An illustrated history of one of professional football’s most storied franchises.
On Sept. 14, 1919, the Green Bay Packers played their first game in front of approximately 1,500 people. The spectators were separated from the field by rope, and team co-founder George Whitney Calhoun passed a hat among them for donations. A century later, Forbes values the Packers at more than $2.5 billion, the team’s stadium has a capacity of 81,441, and every home game since 1960 has sold out. In his second book, Beech (When Saturday Mattered Most: The Last Golden Season of Army Football, 2012), a senior editor at the Players’ Tribune and a former writer for Sports Illustrated, convincingly argues that through lean times (one playoff appearance between 1972 and 1994) and glory years (13 league championships, including three straight from both 1929 to 1931 and 1965 to 1967), the people of Green Bay have provided financial and moral support to their beloved squad, the NFL’s only publicly owned team. Biographical sketches of the team’s most prominent figures enhance the narrative, as do many intriguing factoids—e.g., devout Catholic and legendary coach Vince Lombardi disliked the philandering Curly Lambeau, the team’s co-founder and stadium namesake, and Green Bay was the nation’s leading producer of toilet paper, an industry that helped spare the city from the worst effects of the Great Depression. Beech fumbles only occasionally: He lists Super Bowl XLV between the Packers and the Pittsburgh Steelers as “Super Bowl XVL.” Brett Favre’s freshman year at Southern Mississippi University was 1987, not 1990. The author’s assertion that the 1967 NFL championship game between the Packers and the Dallas Cowboys remains “the coldest game ever played” is debatable; the 1981 AFC championship game in Cincinnati represents the coldest temperature in NFL game history in terms of wind chill. But these are minor quibbles with an overall illuminating sports narrative.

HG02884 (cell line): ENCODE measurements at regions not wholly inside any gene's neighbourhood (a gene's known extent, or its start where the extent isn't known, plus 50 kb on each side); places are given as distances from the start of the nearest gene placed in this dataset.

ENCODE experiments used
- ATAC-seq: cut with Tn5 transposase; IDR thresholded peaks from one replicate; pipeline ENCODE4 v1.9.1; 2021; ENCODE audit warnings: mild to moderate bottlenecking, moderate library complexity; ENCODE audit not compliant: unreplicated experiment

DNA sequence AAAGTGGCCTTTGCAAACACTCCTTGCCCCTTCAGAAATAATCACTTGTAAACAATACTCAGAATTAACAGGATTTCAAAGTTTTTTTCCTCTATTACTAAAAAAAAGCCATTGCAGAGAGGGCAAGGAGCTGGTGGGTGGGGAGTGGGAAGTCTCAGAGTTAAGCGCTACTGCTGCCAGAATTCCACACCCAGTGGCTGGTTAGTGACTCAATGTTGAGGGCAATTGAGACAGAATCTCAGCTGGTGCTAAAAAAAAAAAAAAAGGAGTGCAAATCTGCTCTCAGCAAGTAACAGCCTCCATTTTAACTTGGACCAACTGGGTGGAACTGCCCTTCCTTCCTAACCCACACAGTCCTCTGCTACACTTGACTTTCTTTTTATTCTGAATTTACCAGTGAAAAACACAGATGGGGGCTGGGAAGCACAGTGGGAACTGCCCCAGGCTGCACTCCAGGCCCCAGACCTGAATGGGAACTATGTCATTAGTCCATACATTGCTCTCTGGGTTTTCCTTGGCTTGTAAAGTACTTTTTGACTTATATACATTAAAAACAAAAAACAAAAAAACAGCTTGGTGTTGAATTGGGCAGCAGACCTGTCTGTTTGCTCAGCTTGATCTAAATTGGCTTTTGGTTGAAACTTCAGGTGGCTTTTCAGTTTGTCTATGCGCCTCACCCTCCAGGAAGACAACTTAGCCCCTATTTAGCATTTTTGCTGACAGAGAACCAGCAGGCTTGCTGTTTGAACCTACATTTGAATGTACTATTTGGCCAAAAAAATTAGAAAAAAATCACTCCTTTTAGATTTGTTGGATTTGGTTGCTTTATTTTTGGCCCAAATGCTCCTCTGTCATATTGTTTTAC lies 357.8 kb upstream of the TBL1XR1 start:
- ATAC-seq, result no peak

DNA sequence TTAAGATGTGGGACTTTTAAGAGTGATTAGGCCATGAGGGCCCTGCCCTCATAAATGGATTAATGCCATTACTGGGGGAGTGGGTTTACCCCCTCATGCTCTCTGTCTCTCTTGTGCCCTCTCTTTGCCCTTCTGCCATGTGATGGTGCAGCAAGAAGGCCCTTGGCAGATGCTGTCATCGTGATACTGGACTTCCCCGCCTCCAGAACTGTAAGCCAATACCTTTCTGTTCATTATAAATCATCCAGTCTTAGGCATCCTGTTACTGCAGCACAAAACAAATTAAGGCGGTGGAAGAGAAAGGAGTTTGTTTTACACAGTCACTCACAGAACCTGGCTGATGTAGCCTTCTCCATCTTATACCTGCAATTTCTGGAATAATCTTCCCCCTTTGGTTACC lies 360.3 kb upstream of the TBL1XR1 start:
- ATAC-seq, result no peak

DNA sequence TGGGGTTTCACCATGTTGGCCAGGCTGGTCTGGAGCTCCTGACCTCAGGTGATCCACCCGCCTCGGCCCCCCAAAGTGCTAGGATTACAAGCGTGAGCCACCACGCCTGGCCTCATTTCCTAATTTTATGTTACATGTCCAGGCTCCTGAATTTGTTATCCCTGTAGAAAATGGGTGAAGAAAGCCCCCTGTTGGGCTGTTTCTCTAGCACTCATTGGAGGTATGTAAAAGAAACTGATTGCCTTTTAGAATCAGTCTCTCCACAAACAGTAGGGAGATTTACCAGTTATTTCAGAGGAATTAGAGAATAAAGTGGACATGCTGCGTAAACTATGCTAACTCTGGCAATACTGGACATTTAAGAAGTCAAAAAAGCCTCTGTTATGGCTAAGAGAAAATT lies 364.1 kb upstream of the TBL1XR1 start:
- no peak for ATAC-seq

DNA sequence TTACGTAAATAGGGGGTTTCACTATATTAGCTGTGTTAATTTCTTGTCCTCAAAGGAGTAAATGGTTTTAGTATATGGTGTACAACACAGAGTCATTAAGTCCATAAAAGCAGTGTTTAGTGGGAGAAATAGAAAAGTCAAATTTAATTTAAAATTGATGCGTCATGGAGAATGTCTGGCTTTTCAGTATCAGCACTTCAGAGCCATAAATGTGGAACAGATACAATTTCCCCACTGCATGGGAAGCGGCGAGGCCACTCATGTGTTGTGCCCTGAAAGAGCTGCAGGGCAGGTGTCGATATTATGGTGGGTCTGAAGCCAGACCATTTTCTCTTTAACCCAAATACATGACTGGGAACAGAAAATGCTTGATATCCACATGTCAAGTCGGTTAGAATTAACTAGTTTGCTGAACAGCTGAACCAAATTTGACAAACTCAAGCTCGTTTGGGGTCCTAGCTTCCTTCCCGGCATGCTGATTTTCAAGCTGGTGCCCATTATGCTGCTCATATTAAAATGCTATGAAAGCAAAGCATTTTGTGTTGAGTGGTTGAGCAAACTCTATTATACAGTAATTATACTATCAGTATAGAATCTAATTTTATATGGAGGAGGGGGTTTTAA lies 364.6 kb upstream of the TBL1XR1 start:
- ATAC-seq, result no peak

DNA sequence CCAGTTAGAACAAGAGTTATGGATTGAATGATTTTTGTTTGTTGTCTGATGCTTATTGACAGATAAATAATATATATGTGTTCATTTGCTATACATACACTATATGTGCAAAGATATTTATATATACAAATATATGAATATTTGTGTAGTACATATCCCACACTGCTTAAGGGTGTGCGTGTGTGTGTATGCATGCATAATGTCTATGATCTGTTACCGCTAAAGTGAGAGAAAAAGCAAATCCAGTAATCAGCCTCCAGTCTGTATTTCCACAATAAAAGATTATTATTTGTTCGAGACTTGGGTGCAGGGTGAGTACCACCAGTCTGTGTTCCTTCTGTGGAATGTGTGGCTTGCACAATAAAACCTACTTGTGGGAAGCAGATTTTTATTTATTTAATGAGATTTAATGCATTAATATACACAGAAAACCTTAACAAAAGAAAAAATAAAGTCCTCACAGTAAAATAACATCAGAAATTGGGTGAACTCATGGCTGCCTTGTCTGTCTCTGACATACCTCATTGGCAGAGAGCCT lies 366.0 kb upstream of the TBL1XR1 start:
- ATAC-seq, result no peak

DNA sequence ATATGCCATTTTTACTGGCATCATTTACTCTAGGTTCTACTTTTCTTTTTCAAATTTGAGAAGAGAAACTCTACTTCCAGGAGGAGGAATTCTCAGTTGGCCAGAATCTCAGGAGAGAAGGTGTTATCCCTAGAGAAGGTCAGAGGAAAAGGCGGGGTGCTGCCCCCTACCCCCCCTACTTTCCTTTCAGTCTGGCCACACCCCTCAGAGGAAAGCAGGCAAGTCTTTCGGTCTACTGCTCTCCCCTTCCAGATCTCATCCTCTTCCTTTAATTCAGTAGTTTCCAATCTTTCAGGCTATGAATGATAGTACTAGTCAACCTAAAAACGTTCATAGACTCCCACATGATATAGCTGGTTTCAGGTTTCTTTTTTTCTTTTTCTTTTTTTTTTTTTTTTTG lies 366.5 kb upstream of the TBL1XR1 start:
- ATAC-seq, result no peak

A must for Packers fan and a worthwhile read for football enthusiasts in general.